We are pressed, our backs to the wall, in Balmy Alley, a bottleneck of a back street in San Francisco’s Mission District, as the dead drift by.
Skeletons on stilts, in bridal gowns, playing drums in steel bands—Los Muertos, The Dead—proceed in almost single-file procession through a cramped alleyway that feels like the birth canal to another world.
We are skeletons too. My husband Lowry and our friend Jeff are tall, gaunt, black-caped and spectral. The white markings on the chest of Lowry’s black shirt suggest a ribcage. Jeff’s black gloves are spidered with bones. Earlier in the evening, at a table in the window of a Yucatecan restaurant, I used grease crayons in white, black and red to hollow out eyes and noses and widen grins, painting our faces like skulls as passersby pointed and gawked.
Every year in the Mission, on the heels of Halloween, the Dia de Los Muertos Procession, part of a celebration that fuses Aztec beliefs in death and afterlife with the Christian Day of All Saints, sets forth from the corner of 24th and Bryant. This is, in many ways, the spiritual heart of San Francisco. Mission Dolores, where Franciscan fathers founded what is today California’s oldest intact mission, is a short walk away, and much of this area still retains its alluring blend of Old and New World ritual.
Over 10,000 people crowd the crossroads on the night of this supernatural juncture, and yet the scene is oddly subdued, laced with a potent mix of reverence and expectation. Around his neck, Jeff wears a photo of his brother. Many people carry photographs or remembrances of lost loved ones. In my heart I hold a picture of my mother who died a few months before. My votive candle, or velador, which I purchased at the little store adjacent to the Galeria del la Raza, is tall and sparkled with red. It has a picture of a heart painted upon it, and it says, “corazon,” the word for heart in Spanish. In preparation for this night, the shelves of the shop are populated with skeletons. There are white sugar skulls dressed in hot colors, devil and skull rattles made out of papier-mâché, and brightly-dyed mesh and oilcloth bags bearing images of Frida Kahlo, Anima Sola, La Catrina, the Virgen de Guadalupe and other popular icons. There are femur-trimmed picture frames, books about the Day of the Dead and row upon row of gorgeously embellished velas.
People flow into the intersection, greetings exchanged in murmurs. Lowry and I spot Kara, John, and their beautiful baby girl, Ruby who, it turns out, live just down the street. My black bag is filled with tiny votive candles. I hand one to Ruby. Kara helps light it. Little Ruby’s eyes widen as the first skeleton she has ever met hands her a gift. Fingers of incense rise up from the crowd and twirl away into the twilight. Then there is music, Aztec flutes and drums, and the procession sets off at a dreamy shuffle.
Up 25th we amble reflectively—mothers, fathers, children, pets—and then down 24th, the music, the smoke, the bruisy-blue warmth of an Indian summer eve massaging us into altered states. On the sidewalks around us—in the clubs, the taquerias, and all-night laundromats—the denizens of the Mission, many Hispanic, most just finishing or beginning dinner, watch the procession and smile. Our crowd stretches across the street. We feel powerful and anonymous, magically garbed as the dead. On the corners, the musicians stop to perform.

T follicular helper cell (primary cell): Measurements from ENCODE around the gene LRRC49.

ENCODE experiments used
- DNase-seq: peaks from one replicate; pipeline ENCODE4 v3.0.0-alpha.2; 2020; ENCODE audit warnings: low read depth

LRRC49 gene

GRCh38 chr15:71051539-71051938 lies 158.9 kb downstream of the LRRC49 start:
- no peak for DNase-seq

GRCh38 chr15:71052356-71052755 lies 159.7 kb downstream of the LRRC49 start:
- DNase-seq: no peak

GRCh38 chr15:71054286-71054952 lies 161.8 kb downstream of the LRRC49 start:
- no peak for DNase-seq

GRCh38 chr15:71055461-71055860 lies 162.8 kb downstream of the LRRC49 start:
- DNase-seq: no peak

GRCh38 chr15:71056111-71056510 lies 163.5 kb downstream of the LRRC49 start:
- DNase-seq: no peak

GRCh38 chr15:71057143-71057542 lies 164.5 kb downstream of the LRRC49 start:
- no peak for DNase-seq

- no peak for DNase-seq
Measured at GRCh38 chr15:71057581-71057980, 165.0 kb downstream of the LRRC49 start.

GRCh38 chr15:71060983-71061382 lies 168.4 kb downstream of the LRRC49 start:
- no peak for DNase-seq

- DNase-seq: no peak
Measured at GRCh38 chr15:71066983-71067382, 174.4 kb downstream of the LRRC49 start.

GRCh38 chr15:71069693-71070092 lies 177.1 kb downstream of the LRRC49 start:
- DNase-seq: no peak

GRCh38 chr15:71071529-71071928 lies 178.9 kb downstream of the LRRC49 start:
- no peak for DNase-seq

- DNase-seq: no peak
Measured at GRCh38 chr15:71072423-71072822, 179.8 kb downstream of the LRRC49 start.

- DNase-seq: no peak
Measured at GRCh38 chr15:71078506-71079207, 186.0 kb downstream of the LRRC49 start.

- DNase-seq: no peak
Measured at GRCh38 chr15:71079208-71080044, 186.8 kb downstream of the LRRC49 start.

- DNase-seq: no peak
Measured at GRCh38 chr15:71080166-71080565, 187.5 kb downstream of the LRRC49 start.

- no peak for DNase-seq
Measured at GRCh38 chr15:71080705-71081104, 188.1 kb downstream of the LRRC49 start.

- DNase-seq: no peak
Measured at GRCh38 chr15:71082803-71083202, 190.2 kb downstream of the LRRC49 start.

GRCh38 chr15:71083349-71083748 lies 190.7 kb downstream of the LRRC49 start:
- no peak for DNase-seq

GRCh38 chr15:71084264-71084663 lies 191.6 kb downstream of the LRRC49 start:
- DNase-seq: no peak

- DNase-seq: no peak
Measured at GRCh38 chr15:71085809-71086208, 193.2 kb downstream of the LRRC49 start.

But it is in Balmy Alley as the parade nears its final destination and the crowd thins, by necessity, to a sly trickle that this otherworldly assembly comes truly alive. Pirates, babies, ingénues, clowns, old men, dancing girls, drummers and dogs shake, rattle and roll their clavicular way down the bemuralled aperture. It is tight and close in the narrow passageway and warm and suffocatingly intimate, and I have never felt safer than, here, in this dimly lit funnel of a street surrounded, as I am, by the dead. We wait, let the circus push past, then follow it, burped back out into the open on 25th between Treat and Harrison Streets at the southern end of Garfield Park.
The park is aglow with candles and altars. The bands set up on the sidewalks around it. Creepily clad celebrants cavort at its corners. A big group gathers at an altar in front of a swing set wrapped in crepe paper and garlanded in flowers where papier-mâché skeletons sitting on swings are caught in eternal frolic. Amid velas and pictures and offerings and incense, people crouch, kneel and sit in aspects of meditation and prayer. I wander through the park adrift in the half-light, watch the young, the old, the living, the dead, circle, pause, and salute one another. The smoke of our candles, the light of our flames, the energy of our dreams and hopes and love flare up and out, and the darkness bears down to embrace us. The community of both worlds swings back and forth, back and forth, on the arc of a fearless affection. The dead never leave us; we leave them, not knowing how to entertain spirits, how to keep them at home in our lives. Tonight we remember; we make room for the dead. Tonight, they are among us.
—Linda Watanabe McFerrin
This article first appeared in the S.F. Chronicle Magazine ©Linda Watanabe McFerrin
Poet, travel writer and novelist Linda Watanabe McFerrin writes frequently about the dead. She is the author of Namako: Sea Cucumber and The Hand of Buddha. Her new novel is the supernatural thriller Dead Love.